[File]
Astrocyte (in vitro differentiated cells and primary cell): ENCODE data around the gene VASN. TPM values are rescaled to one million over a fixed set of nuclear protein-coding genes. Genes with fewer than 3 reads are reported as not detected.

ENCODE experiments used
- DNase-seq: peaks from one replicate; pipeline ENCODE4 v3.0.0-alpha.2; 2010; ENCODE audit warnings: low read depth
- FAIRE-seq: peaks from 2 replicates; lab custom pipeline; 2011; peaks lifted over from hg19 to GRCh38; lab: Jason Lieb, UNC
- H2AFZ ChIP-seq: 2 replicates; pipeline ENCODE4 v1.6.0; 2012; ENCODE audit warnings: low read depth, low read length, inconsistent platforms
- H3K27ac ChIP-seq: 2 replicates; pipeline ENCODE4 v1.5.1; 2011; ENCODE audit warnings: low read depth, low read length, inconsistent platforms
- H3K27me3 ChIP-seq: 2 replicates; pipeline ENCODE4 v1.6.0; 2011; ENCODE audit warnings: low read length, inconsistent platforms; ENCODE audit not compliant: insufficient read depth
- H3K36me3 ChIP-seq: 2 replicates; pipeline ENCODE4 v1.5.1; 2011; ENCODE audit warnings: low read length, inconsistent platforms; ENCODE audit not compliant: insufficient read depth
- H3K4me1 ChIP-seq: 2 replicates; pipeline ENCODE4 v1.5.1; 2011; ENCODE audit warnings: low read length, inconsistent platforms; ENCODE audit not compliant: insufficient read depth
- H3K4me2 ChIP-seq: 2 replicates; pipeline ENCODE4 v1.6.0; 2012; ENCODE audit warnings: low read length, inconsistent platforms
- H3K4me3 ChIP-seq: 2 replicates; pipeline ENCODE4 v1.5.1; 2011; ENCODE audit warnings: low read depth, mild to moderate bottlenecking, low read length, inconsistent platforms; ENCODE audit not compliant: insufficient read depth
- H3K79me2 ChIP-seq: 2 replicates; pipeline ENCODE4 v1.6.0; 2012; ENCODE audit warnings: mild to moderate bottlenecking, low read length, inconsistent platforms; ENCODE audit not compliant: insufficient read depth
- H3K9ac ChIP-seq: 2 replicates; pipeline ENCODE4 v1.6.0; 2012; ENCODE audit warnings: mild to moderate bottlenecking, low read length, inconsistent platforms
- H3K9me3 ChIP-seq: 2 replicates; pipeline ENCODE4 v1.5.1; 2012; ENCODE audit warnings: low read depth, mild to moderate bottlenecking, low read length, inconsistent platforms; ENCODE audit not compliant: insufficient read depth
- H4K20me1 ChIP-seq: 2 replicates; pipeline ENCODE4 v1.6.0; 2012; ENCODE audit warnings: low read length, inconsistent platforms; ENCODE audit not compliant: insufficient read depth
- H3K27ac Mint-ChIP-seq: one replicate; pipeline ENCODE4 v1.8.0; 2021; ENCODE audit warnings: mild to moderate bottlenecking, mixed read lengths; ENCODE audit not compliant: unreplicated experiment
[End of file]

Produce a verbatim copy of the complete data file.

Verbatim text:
Astrocyte (in vitro differentiated cells and primary cell): ENCODE data around the gene VASN. TPM values are rescaled to one million over a fixed set of nuclear protein-coding genes. Genes with fewer than 3 reads are reported as not detected.

ENCODE experiments used
- DNase-seq: peaks from one replicate; pipeline ENCODE4 v3.0.0-alpha.2; 2010; ENCODE audit warnings: low read depth
- FAIRE-seq: peaks from 2 replicates; lab custom pipeline; 2011; peaks lifted over from hg19 to GRCh38; lab: Jason Lieb, UNC
- H2AFZ ChIP-seq: 2 replicates; pipeline ENCODE4 v1.6.0; 2012; ENCODE audit warnings: low read depth, low read length, inconsistent platforms
- H3K27ac ChIP-seq: 2 replicates; pipeline ENCODE4 v1.5.1; 2011; ENCODE audit warnings: low read depth, low read length, inconsistent platforms
- H3K27me3 ChIP-seq: 2 replicates; pipeline ENCODE4 v1.6.0; 2011; ENCODE audit warnings: low read length, inconsistent platforms; ENCODE audit not compliant: insufficient read depth
- H3K36me3 ChIP-seq: 2 replicates; pipeline ENCODE4 v1.5.1; 2011; ENCODE audit warnings: low read length, inconsistent platforms; ENCODE audit not compliant: insufficient read depth
- H3K4me1 ChIP-seq: 2 replicates; pipeline ENCODE4 v1.5.1; 2011; ENCODE audit warnings: low read length, inconsistent platforms; ENCODE audit not compliant: insufficient read depth
- H3K4me2 ChIP-seq: 2 replicates; pipeline ENCODE4 v1.6.0; 2012; ENCODE audit warnings: low read length, inconsistent platforms
- H3K4me3 ChIP-seq: 2 replicates; pipeline ENCODE4 v1.5.1; 2011; ENCODE audit warnings: low read depth, mild to moderate bottlenecking, low read length, inconsistent platforms; ENCODE audit not compliant: insufficient read depth
- H3K79me2 ChIP-seq: 2 replicates; pipeline ENCODE4 v1.6.0; 2012; ENCODE audit warnings: mild to moderate bottlenecking, low read length, inconsistent platforms; ENCODE audit not compliant: insufficient read depth
- H3K9ac ChIP-seq: 2 replicates; pipeline ENCODE4 v1.6.0; 2012; ENCODE audit warnings: mild to moderate bottlenecking, low read length, inconsistent platforms
- H3K9me3 ChIP-seq: 2 replicates; pipeline ENCODE4 v1.5.1; 2012; ENCODE audit warnings: low read depth, mild to moderate bottlenecking, low read length, inconsistent platforms; ENCODE audit not compliant: insufficient read depth
- H4K20me1 ChIP-seq: 2 replicates; pipeline ENCODE4 v1.6.0; 2012; ENCODE audit warnings: low read length, inconsistent platforms; ENCODE audit not compliant: insufficient read depth
- H3K27ac Mint-ChIP-seq: one replicate; pipeline ENCODE4 v1.8.0; 2021; ENCODE audit warnings: mild to moderate bottlenecking, mixed read lengths; ENCODE audit not compliant: unreplicated experiment